- Even as battles over utility net metering for distributed energy are being waged throughout the country, the Vermont Legislature voted to increase the state's solar net metering cap from 4% to 15% of a utility's peak load.
- Net metering is the practice of allowing customers to generate energy from solar roofs or other sources and get full retail-price credit for any power they don't use, which flows into the utility's distribution grid. It is this retail credit, in particular, that has stirred many utilities to try reducing or killing the practice.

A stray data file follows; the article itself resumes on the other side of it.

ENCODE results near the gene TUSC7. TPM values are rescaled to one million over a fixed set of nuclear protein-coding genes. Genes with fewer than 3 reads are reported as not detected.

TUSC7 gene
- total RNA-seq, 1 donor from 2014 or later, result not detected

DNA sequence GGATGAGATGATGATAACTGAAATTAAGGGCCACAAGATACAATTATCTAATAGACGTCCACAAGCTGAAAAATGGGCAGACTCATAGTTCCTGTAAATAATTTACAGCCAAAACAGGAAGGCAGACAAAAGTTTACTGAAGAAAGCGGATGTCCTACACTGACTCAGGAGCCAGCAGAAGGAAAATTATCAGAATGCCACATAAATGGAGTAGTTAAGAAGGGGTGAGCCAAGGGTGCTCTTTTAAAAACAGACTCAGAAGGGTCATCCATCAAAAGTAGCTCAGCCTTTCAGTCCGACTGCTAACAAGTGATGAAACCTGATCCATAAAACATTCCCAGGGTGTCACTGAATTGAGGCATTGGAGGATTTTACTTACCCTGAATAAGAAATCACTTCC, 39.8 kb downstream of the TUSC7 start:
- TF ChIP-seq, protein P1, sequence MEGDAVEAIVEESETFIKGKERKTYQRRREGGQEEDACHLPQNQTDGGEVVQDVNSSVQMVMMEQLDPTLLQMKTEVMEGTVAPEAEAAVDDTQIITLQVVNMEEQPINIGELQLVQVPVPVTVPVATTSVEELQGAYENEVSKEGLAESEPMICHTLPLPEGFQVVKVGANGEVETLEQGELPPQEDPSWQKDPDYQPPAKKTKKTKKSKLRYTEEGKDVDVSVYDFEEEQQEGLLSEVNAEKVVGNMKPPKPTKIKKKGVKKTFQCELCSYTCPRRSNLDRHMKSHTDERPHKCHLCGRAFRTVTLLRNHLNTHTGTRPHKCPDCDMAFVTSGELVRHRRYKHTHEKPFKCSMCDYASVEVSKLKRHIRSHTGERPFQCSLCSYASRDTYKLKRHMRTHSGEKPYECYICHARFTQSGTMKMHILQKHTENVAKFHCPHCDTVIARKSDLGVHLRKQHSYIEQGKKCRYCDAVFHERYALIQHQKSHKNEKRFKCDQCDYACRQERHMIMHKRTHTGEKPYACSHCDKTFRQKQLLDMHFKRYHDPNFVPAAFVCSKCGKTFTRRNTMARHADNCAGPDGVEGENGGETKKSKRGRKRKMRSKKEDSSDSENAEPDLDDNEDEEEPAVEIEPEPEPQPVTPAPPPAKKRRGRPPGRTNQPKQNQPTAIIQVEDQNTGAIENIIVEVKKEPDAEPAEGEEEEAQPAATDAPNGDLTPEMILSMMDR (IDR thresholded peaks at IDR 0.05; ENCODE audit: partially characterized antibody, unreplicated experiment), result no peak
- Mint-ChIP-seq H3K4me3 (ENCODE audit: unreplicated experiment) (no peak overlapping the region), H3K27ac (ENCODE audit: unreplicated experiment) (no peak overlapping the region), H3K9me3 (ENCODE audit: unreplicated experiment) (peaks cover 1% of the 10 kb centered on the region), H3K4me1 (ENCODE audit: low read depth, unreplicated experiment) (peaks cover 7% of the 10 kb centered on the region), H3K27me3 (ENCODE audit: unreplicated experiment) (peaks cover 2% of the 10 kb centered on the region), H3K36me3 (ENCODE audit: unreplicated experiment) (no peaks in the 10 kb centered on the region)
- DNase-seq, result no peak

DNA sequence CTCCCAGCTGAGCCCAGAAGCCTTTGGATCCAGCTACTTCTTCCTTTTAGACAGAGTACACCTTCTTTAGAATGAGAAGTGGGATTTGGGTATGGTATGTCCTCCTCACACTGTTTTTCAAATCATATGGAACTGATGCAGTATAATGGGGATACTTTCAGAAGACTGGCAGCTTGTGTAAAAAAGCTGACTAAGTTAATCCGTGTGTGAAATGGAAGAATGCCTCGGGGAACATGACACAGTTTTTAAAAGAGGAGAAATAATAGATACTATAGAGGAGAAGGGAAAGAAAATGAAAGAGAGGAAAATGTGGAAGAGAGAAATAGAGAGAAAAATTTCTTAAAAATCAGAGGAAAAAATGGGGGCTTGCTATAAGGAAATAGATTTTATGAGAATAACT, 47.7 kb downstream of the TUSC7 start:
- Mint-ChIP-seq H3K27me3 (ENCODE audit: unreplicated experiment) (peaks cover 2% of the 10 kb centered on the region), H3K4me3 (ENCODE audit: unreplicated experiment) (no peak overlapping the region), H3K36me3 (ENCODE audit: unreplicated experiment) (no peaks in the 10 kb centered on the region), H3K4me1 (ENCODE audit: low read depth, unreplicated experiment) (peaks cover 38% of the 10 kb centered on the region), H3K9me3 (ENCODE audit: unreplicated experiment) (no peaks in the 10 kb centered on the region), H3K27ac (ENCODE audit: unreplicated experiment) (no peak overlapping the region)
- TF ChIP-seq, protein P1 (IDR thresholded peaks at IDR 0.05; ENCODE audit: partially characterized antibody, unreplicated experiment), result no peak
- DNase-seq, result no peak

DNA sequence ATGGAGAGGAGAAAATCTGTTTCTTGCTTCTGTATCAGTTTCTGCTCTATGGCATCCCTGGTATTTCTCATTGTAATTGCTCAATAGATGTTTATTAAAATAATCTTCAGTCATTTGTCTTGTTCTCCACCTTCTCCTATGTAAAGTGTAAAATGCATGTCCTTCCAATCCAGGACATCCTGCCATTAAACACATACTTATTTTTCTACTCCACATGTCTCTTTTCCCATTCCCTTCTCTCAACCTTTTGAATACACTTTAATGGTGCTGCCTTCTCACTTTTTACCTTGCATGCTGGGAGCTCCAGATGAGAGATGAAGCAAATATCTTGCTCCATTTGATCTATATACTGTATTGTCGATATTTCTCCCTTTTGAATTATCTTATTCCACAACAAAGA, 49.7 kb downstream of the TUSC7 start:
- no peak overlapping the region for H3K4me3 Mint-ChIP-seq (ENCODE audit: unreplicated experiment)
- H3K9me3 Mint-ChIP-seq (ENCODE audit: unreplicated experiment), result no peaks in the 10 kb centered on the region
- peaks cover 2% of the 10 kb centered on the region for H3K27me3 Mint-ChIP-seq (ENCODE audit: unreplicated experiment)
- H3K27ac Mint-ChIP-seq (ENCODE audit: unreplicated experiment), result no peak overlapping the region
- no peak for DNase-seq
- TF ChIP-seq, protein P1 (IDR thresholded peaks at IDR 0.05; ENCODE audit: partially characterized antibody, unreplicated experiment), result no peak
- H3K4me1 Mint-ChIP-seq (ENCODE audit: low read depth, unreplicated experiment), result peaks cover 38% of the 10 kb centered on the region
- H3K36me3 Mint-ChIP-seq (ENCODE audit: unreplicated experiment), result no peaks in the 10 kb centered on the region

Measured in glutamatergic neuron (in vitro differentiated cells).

- In Vermont, however, "I think having a cap is a huge problem. There should be no cap," Green Mountain Power CEO Mary Powell has said. "We should figure out how to adapt to this new future that is here and is what our customers want."
The Alliance for Solar Choice, whose members are solar companies, hailed lawmakers' action as another vote against utility efforts to squelch customer rights and protect their monopolies. Other victories have come recently in Utah and the state of Washington. Utilities in general have made the net-metering issue an increasingly defining one for them, arguing the obligation to pay customers full price for their power will eventually run their business model into the ground.